I'm going to have to disagree with you here gm. If 20 years ago package suppliers weighed a package, or filled it up to a "line" in a box, and that line represented 3.5 lbs of bees, and they continued to do it today, there are no added costs. By doing that, the customer should be purchasing the same thing they did 20 years ago. Some are. Some are not. Now, they either weigh it at a lesser amount, or fill it up to a lower line.

    Packages 20 years ago (From what I hear, I wasn't keeping then) were 3 lbs. Now some are some are not. So there is nothing about "added costs". It's about changing the volume of what you are selling, but keeping the price. What did a package cost 20 years ago? What does it cost now? I know Mike Palmer showed it in his video, but I don't remember the numbers. Based on my memory, it increased greater than inflation or the consumer price index (although not as much as some other items, such as gas or college tuition). To keep, and increase, the prices of packages, while DECREASING the volume of bees in the package, is something that should be made clear to the consumer to help them make their decision (as it should be a part of a multi prong formula, including survival of the package, customer service, ect).

  15. #35
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    Default Re: Actual weight of 3 lb. package

    And the 3# or #3 thing does seem intentional. Caveat emptor.
    Go to Heaven for the climate, go to Hell for the company. -Mark Twain

  16. #36
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    Default Re: Actual weight of 3 lb. package

    What good does it do to lower the volume of bees in the package and keep the price the same and still call it a certain pound package? I know I have received package bees in the past that were definitely not all the same volume of bees, anyone could tell the difference, and yes, I am including the dead bees on the bottom. If they are not using a scale on each and every package, they should be, enough of this guessing, with the price of these things you should be getting your money's worth period. John

  17. #37
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    Default Re: Actual weight of 3 lb. package

    Quote Originally Posted by Rader Sidetrack View Post
    In one post you claim the package bees are gaining weight because they are sedentary,
    I didn't claim anything. I pointed out where your feeding concept is wrong.

    If 20 years ago package suppliers weighed a package, or filled it up to a "line" in a box, and that line represented 3.5 lbs of bees, and they continued to do it today, there are no added costs.
    Unfortunately that happens a lot today in every commodity. It is the deceitful way of marketing. They will be rewarded handsomely if they can sell a perception rather then the actual product.
    Brian Cardinal
    Zone 5a, Practicing non-intervention beekeeping

  18. #38
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    Default Re: Actual weight of 3 lb. package

    Quote Originally Posted by jmgi View Post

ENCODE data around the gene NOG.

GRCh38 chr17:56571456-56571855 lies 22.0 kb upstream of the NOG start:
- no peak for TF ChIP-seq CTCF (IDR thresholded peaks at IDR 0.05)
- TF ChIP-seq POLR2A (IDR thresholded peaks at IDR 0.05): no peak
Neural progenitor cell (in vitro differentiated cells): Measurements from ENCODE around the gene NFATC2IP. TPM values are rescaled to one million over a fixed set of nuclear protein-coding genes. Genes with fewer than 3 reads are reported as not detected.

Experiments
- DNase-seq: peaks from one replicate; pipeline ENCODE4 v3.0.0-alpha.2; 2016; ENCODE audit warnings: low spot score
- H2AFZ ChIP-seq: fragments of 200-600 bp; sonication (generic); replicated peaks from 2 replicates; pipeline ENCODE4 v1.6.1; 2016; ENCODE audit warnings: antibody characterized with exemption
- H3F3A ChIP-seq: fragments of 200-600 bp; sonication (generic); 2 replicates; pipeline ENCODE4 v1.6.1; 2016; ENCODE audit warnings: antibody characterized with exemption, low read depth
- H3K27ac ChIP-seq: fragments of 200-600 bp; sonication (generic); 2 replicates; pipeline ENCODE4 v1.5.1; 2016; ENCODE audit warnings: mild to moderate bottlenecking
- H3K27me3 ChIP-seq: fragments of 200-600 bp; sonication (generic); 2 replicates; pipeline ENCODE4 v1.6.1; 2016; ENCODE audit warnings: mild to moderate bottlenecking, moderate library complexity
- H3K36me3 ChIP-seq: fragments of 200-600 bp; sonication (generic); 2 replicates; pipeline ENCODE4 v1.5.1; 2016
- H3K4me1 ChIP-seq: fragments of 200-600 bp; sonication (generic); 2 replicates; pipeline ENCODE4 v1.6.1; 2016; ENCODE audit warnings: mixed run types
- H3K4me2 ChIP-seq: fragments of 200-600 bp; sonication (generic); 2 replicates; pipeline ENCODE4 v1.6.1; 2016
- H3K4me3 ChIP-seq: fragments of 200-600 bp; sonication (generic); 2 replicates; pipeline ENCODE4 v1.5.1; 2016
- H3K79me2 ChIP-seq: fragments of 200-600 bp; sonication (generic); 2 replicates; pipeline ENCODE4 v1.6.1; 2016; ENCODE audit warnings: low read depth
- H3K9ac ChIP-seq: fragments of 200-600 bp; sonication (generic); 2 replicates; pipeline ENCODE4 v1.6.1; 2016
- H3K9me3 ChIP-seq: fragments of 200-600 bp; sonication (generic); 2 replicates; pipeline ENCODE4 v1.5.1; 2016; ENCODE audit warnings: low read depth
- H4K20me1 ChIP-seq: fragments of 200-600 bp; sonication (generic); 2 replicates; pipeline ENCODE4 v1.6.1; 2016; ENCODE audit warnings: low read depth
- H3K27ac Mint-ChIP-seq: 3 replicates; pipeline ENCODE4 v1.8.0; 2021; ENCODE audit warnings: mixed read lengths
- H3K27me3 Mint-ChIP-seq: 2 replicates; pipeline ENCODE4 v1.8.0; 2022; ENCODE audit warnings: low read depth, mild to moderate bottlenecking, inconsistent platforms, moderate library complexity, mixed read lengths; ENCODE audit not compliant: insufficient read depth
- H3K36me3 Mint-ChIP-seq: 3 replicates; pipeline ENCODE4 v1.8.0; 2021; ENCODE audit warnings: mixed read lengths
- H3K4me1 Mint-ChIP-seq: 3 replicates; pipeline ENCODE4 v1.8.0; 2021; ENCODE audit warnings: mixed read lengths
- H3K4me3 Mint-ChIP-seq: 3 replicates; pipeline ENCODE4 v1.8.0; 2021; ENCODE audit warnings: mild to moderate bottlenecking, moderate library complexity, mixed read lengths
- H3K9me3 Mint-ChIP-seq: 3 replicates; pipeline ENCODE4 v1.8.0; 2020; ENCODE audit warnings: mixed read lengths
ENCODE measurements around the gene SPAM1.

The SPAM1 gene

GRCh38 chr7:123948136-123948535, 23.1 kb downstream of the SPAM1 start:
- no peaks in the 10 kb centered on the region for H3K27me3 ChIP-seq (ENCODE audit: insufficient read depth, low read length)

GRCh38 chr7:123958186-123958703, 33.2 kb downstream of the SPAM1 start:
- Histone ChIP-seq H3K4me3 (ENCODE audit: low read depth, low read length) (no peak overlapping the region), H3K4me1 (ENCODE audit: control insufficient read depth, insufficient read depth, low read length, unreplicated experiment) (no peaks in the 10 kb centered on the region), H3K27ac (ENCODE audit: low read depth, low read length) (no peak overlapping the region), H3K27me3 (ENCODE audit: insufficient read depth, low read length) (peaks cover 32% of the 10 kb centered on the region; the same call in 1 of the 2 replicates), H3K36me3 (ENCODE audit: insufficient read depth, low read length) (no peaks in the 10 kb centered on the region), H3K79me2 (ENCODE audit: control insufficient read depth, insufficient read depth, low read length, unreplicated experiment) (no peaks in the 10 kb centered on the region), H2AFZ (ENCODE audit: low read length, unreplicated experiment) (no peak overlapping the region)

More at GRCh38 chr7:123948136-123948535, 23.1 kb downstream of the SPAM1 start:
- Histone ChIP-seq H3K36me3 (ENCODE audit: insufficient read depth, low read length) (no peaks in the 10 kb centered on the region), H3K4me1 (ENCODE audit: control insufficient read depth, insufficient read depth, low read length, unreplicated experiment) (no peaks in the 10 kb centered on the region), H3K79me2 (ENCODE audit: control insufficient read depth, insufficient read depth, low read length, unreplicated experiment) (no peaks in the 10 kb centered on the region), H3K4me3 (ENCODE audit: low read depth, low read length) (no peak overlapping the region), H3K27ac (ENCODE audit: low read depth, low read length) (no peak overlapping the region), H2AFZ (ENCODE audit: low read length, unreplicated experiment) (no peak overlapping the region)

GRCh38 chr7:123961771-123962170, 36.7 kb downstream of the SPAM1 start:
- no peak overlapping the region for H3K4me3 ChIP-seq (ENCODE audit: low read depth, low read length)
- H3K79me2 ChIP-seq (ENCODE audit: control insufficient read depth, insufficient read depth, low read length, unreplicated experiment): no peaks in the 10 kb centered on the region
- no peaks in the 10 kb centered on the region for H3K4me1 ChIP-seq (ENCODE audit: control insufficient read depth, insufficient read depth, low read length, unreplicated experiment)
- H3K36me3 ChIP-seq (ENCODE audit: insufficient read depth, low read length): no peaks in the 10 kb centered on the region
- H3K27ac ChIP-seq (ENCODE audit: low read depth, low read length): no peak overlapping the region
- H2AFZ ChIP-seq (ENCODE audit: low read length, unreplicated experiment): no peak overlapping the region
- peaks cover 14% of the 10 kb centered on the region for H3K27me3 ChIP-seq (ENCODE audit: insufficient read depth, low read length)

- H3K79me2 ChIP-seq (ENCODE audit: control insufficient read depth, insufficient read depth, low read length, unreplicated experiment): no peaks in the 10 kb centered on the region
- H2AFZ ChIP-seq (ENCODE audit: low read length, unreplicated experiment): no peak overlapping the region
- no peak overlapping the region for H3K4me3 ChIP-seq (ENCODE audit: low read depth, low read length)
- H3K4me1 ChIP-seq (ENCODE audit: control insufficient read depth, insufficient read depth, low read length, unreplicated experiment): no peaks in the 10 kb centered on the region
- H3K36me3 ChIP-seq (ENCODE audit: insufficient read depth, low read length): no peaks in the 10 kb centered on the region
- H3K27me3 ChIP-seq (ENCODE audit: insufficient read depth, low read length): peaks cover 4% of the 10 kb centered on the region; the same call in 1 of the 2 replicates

If they are not using a scale on each and every package, they should be, enough of this guessing, with the price of these things you should be getting your money's worth period. John
    Do you think that every individual jar of honey is weighed? That would be absorbing a lot of costs.
    You justify expensive metering equipment to control the overages not the underages.
    Brian Cardinal
    Zone 5a, Practicing non-intervention beekeeping

  19. #39
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    Default Re: Actual weight of 3 lb. package

    Quote Originally Posted by Specialkayme View Post

    Packages 20 years ago (From what I hear, I wasn't keeping then) were 3 lbs. Now some are some are not. So there is nothing about "added costs". It's about changing the volume of what you are selling, but keeping the price. What did a package cost 20 years ago? What does it cost now? I know Mike Palmer showed it in his video, but I don't remember the numbers. Based on my memory, it increased greater than inflation or the consumer price index (although not as much as some other items, such as gas or college tuition). To keep, and increase, the prices of packages, while DECREASING the volume of bees in the package, is something that should be made clear to the consumer to help them make their decision (as it should be a part of a multi prong formula, including survival of the package, customer service, ect).
    Actually packages 20 years ago were all 2 lb packs... The three lb pack is a newer standard.
    As far as cost goes. I bought my first hive from Sears and Roebuck around 1989-1990. It cost me $65.00 and was a complete hive, bottom board, two brood, two supers, all the frames and foundation, inner and tele cover and the package of bees.
    Always question Conventional Wisdom.

  20. #40
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    FRASER VALLEY, BRITISH COLUMBIA
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    Default Re: Actual weight of 3 lb. package

    Wow, that was inexpensive. Could not have been any margin for anybody at that price.

    Jean-Marc